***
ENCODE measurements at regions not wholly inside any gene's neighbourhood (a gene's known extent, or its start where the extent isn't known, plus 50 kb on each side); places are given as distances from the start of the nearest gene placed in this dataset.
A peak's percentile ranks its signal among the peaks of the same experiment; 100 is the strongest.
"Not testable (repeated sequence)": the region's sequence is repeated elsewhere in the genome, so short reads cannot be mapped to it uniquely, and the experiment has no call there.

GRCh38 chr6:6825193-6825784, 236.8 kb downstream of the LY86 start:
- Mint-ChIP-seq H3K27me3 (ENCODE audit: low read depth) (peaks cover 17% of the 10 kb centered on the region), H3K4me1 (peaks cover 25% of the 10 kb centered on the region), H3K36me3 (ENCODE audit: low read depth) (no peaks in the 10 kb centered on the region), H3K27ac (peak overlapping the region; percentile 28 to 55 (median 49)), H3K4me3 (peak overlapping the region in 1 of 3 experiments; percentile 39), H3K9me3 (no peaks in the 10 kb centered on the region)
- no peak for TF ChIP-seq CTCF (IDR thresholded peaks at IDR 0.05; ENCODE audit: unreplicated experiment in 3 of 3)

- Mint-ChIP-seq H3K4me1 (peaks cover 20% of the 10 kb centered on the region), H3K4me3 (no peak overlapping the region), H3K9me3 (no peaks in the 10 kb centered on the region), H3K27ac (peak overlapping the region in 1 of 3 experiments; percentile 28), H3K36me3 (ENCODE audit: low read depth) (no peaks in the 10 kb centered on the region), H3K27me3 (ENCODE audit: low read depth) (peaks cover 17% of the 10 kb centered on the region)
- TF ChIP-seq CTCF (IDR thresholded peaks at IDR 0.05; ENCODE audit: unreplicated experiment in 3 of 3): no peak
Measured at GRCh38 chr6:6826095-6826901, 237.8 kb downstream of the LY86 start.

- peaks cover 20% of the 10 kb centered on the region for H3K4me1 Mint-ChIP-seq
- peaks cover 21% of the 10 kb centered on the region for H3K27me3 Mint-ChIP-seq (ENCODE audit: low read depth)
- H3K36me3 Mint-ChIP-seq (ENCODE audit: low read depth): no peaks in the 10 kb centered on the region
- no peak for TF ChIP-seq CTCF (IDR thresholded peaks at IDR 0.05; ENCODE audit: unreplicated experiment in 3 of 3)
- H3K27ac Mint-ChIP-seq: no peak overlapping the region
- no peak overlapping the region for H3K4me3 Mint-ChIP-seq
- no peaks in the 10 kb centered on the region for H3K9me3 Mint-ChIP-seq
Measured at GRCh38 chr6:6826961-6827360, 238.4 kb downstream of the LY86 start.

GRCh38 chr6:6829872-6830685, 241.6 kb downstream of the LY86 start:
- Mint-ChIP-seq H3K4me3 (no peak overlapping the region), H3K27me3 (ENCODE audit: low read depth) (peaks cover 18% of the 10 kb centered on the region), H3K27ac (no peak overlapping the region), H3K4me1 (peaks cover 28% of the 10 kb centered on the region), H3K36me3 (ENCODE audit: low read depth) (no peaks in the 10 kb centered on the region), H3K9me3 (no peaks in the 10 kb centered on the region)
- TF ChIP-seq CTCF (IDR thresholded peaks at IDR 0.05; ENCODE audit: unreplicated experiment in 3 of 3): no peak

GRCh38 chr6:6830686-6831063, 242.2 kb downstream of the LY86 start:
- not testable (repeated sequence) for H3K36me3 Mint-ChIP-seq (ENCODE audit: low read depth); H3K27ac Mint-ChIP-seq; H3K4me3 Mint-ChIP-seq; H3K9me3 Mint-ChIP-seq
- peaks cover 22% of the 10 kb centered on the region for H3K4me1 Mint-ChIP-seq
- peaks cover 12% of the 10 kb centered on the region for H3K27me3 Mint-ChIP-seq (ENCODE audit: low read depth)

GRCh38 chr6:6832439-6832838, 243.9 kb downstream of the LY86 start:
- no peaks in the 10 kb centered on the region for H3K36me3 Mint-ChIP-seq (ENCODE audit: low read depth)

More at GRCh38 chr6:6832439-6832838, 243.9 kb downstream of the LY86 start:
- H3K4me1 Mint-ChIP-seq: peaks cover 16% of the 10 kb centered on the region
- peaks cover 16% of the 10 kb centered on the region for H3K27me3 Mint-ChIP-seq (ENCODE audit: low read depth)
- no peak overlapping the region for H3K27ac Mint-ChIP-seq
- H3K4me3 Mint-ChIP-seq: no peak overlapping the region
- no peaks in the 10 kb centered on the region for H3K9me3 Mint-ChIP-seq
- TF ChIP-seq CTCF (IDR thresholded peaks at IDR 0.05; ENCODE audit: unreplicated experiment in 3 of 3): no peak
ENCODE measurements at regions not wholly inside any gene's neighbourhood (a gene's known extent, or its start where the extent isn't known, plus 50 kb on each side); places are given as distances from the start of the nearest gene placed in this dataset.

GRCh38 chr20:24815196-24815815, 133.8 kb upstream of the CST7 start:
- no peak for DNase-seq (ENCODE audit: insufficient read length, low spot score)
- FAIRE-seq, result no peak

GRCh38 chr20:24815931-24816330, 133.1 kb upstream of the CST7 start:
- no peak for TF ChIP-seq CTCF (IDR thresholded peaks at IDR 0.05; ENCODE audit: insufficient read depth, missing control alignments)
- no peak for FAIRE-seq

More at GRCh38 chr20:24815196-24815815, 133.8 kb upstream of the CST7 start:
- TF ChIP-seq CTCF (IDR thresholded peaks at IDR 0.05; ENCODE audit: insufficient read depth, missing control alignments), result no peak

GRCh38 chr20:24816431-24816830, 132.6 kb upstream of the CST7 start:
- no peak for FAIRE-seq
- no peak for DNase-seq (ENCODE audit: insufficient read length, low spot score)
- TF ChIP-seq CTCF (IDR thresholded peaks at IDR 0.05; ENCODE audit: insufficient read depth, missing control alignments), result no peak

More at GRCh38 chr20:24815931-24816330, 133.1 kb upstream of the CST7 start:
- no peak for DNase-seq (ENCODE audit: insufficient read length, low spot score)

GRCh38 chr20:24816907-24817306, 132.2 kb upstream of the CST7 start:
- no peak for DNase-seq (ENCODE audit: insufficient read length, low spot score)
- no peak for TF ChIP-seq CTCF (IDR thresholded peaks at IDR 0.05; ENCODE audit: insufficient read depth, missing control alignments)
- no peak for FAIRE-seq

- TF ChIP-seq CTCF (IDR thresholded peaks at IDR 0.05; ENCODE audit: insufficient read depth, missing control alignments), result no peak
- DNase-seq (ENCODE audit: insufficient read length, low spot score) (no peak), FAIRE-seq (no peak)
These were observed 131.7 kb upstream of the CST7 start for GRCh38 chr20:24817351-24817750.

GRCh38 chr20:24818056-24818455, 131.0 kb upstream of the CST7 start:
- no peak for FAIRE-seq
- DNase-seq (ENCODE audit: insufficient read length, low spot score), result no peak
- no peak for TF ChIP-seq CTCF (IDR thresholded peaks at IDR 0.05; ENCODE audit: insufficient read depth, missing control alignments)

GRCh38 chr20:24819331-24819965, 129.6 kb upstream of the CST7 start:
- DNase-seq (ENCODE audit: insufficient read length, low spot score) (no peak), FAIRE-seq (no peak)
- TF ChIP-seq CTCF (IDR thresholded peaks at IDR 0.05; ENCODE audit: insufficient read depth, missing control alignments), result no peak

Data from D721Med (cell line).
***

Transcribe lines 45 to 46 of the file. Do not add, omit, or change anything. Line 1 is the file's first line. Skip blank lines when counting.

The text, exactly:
- no peak for DNase-seq (ENCODE audit: insufficient read length, low spot score)
- TF ChIP-seq CTCF (IDR thresholded peaks at IDR 0.05; ENCODE audit: insufficient read depth, missing control alignments), result no peak